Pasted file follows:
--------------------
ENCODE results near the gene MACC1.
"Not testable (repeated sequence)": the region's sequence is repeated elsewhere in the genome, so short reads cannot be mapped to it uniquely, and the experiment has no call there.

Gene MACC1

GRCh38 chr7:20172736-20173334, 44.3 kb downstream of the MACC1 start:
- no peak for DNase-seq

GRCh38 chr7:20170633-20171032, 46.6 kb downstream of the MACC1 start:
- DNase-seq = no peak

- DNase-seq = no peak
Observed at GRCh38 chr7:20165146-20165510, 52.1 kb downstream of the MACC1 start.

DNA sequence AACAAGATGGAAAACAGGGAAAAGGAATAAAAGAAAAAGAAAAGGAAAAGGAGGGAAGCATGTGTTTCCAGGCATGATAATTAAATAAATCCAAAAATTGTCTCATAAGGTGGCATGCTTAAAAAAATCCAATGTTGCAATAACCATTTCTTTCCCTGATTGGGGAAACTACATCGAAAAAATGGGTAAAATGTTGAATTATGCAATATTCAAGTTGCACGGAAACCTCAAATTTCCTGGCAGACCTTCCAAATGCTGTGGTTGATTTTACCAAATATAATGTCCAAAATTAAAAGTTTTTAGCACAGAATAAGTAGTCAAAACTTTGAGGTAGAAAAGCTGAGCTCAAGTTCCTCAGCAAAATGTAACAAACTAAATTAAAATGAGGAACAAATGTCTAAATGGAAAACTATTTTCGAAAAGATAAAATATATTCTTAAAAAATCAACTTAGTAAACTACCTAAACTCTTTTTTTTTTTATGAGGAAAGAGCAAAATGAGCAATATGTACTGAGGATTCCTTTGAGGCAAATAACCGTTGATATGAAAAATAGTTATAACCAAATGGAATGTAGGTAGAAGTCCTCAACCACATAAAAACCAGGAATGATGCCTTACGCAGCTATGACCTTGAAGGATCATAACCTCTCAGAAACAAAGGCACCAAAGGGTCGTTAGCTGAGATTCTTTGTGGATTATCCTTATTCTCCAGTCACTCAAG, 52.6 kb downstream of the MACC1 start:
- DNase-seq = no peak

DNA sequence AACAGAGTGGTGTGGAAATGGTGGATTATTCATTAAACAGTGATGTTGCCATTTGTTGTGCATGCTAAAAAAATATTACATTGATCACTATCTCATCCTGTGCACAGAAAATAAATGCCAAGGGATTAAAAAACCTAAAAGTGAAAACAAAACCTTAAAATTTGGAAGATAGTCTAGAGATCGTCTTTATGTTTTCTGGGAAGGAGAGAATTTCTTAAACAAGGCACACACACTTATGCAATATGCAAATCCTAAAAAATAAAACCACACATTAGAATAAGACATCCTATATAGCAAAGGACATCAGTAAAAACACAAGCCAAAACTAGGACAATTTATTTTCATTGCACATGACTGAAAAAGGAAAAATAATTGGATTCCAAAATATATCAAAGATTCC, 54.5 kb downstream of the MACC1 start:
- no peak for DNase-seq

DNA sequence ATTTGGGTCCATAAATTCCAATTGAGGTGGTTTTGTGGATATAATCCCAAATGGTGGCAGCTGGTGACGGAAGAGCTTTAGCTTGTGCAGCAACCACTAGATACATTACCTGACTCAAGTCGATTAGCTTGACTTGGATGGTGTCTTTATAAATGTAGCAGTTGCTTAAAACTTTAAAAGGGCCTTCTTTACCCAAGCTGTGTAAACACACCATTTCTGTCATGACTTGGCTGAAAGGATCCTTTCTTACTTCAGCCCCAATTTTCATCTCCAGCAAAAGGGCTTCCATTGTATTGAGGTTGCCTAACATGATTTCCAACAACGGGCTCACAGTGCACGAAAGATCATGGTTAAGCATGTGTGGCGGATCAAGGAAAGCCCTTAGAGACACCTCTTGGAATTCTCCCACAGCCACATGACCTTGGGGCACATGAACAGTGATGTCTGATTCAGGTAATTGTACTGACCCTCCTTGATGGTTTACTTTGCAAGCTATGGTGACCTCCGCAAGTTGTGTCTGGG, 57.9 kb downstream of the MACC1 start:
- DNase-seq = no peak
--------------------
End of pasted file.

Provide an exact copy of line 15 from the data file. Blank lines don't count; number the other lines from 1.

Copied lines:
- DNase-seq = no peak